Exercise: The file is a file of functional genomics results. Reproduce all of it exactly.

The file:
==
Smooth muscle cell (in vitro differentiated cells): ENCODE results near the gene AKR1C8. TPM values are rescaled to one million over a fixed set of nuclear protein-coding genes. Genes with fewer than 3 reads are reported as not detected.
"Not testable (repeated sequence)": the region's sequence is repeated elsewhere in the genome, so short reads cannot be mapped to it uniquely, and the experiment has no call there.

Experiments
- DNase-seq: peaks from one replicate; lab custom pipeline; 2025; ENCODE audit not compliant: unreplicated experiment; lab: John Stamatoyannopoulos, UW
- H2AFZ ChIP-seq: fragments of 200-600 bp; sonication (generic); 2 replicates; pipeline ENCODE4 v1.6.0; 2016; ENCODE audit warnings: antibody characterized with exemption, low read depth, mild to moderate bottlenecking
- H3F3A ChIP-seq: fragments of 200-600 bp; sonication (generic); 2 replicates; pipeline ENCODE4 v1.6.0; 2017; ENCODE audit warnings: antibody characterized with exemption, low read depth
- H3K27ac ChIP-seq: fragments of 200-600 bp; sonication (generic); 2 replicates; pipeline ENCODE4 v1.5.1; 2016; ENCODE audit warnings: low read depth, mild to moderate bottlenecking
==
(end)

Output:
Smooth muscle cell (in vitro differentiated cells): ENCODE results near the gene AKR1C8. TPM values are rescaled to one million over a fixed set of nuclear protein-coding genes. Genes with fewer than 3 reads are reported as not detected.
"Not testable (repeated sequence)": the region's sequence is repeated elsewhere in the genome, so short reads cannot be mapped to it uniquely, and the experiment has no call there.

Experiments
- DNase-seq: peaks from one replicate; lab custom pipeline; 2025; ENCODE audit not compliant: unreplicated experiment; lab: John Stamatoyannopoulos, UW
- H2AFZ ChIP-seq: fragments of 200-600 bp; sonication (generic); 2 replicates; pipeline ENCODE4 v1.6.0; 2016; ENCODE audit warnings: antibody characterized with exemption, low read depth, mild to moderate bottlenecking
- H3F3A ChIP-seq: fragments of 200-600 bp; sonication (generic); 2 replicates; pipeline ENCODE4 v1.6.0; 2017; ENCODE audit warnings: antibody characterized with exemption, low read depth
- H3K27ac ChIP-seq: fragments of 200-600 bp; sonication (generic); 2 replicates; pipeline ENCODE4 v1.5.1; 2016; ENCODE audit warnings: low read depth, mild to moderate bottlenecking